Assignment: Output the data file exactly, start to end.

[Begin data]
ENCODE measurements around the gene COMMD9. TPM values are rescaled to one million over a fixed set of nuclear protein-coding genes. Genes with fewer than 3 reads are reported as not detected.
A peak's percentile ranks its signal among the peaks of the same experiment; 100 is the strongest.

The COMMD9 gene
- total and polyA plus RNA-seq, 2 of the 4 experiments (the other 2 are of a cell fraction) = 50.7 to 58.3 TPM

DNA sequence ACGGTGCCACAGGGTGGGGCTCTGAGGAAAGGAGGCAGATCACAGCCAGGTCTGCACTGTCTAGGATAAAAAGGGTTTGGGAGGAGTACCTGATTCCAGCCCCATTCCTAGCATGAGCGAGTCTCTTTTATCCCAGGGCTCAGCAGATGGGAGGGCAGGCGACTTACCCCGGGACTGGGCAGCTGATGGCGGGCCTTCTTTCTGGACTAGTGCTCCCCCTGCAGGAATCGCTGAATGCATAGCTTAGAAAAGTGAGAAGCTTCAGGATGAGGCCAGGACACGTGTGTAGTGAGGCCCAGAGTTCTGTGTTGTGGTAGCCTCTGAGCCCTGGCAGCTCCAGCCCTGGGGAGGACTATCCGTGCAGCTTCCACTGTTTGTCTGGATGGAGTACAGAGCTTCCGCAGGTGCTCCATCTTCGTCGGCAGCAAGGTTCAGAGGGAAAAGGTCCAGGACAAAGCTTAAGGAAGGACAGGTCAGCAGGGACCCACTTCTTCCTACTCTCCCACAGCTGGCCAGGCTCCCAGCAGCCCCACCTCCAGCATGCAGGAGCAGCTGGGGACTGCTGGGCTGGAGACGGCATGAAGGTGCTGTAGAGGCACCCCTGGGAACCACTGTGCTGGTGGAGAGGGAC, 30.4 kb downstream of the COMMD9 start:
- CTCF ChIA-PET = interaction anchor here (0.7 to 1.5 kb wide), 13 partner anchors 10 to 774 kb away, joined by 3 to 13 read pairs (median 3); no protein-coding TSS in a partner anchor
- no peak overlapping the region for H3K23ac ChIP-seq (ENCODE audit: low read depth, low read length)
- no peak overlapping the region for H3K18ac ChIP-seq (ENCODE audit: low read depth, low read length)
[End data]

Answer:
ENCODE measurements around the gene COMMD9. TPM values are rescaled to one million over a fixed set of nuclear protein-coding genes. Genes with fewer than 3 reads are reported as not detected.
A peak's percentile ranks its signal among the peaks of the same experiment; 100 is the strongest.

The COMMD9 gene
- total and polyA plus RNA-seq, 2 of the 4 experiments (the other 2 are of a cell fraction) = 50.7 to 58.3 TPM

DNA sequence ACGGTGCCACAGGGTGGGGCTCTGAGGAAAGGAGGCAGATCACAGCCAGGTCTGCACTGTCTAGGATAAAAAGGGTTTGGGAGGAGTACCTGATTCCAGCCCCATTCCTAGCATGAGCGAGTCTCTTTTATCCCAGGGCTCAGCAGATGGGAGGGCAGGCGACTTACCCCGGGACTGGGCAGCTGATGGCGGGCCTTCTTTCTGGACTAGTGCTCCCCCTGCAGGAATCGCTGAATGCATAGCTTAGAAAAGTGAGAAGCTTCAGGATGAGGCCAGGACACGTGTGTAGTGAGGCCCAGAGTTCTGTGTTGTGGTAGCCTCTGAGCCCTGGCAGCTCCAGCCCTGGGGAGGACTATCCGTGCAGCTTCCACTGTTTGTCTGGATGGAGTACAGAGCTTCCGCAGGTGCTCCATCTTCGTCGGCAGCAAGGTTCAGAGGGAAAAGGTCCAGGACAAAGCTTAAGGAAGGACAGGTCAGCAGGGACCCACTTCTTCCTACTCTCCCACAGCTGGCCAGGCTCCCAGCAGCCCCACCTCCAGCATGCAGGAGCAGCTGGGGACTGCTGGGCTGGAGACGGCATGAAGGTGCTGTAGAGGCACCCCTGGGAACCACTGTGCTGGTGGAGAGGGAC, 30.4 kb downstream of the COMMD9 start:
- CTCF ChIA-PET = interaction anchor here (0.7 to 1.5 kb wide), 13 partner anchors 10 to 774 kb away, joined by 3 to 13 read pairs (median 3); no protein-coding TSS in a partner anchor
- no peak overlapping the region for H3K23ac ChIP-seq (ENCODE audit: low read depth, low read length)
- no peak overlapping the region for H3K18ac ChIP-seq (ENCODE audit: low read depth, low read length)